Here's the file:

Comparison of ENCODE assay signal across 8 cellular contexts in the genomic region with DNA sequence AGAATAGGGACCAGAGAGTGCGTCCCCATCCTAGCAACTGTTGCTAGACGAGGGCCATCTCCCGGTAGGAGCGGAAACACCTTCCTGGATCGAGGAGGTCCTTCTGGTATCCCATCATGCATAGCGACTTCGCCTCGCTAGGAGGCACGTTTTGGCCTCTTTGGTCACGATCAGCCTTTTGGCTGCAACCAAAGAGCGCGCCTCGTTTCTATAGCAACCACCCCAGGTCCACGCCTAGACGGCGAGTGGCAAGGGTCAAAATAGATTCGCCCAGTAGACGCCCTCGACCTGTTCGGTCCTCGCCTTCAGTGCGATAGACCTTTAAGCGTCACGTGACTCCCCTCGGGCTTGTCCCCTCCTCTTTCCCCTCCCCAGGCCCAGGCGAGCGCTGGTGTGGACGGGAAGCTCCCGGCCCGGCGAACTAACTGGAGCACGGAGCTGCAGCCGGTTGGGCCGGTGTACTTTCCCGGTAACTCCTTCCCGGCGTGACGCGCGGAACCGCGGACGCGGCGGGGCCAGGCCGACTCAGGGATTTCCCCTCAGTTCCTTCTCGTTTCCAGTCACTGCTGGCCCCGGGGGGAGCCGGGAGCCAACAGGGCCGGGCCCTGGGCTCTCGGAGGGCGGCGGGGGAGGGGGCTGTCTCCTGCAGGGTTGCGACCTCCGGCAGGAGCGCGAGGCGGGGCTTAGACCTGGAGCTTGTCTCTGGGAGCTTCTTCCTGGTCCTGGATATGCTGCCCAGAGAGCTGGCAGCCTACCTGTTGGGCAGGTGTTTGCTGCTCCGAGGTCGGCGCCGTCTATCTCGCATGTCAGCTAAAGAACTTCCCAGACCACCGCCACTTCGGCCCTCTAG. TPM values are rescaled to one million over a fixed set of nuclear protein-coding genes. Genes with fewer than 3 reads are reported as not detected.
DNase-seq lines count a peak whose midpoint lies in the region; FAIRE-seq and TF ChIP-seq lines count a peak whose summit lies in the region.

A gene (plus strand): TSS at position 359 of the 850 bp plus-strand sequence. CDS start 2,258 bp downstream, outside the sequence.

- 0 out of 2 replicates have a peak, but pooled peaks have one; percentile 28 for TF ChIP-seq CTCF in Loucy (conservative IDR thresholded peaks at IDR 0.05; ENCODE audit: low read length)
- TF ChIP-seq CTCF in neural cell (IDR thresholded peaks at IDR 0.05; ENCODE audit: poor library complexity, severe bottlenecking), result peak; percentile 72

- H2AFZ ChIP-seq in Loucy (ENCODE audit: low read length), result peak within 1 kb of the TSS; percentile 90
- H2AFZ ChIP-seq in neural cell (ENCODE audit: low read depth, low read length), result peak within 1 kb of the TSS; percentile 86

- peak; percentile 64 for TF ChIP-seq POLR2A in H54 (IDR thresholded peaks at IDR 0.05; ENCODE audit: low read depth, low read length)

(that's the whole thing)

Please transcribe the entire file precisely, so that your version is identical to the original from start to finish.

Comparison of ENCODE assay signal across 8 cellular contexts in the genomic region with DNA sequence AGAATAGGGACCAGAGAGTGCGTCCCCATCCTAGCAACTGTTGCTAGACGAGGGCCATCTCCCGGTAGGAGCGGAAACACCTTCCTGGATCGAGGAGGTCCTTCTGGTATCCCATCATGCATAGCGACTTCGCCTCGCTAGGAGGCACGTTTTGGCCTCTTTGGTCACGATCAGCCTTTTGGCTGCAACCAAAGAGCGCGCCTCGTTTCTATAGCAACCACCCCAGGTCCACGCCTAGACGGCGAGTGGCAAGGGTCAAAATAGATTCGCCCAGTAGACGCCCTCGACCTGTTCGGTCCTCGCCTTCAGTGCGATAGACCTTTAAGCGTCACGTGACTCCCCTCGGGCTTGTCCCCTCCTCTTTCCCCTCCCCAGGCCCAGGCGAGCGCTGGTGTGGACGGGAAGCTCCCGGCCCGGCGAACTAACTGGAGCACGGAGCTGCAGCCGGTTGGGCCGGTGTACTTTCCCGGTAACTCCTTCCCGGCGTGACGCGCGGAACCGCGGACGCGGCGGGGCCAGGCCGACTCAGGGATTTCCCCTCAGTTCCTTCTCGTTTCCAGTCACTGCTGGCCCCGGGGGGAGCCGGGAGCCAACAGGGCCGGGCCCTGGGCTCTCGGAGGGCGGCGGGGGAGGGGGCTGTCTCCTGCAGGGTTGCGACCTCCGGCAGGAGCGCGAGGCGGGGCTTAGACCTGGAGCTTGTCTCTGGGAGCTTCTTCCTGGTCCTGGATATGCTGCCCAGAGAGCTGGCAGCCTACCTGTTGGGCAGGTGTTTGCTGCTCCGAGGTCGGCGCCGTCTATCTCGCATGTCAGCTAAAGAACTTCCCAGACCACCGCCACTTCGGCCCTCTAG. TPM values are rescaled to one million over a fixed set of nuclear protein-coding genes. Genes with fewer than 3 reads are reported as not detected.
DNase-seq lines count a peak whose midpoint lies in the region; FAIRE-seq and TF ChIP-seq lines count a peak whose summit lies in the region.

A gene (plus strand): TSS at position 359 of the 850 bp plus-strand sequence. CDS start 2,258 bp downstream, outside the sequence.

- 0 out of 2 replicates have a peak, but pooled peaks have one; percentile 28 for TF ChIP-seq CTCF in Loucy (conservative IDR thresholded peaks at IDR 0.05; ENCODE audit: low read length)
- TF ChIP-seq CTCF in neural cell (IDR thresholded peaks at IDR 0.05; ENCODE audit: poor library complexity, severe bottlenecking), result peak; percentile 72

- H2AFZ ChIP-seq in Loucy (ENCODE audit: low read length), result peak within 1 kb of the TSS; percentile 90
- H2AFZ ChIP-seq in neural cell (ENCODE audit: low read depth, low read length), result peak within 1 kb of the TSS; percentile 86

- peak; percentile 64 for TF ChIP-seq POLR2A in H54 (IDR thresholded peaks at IDR 0.05; ENCODE audit: low read depth, low read length)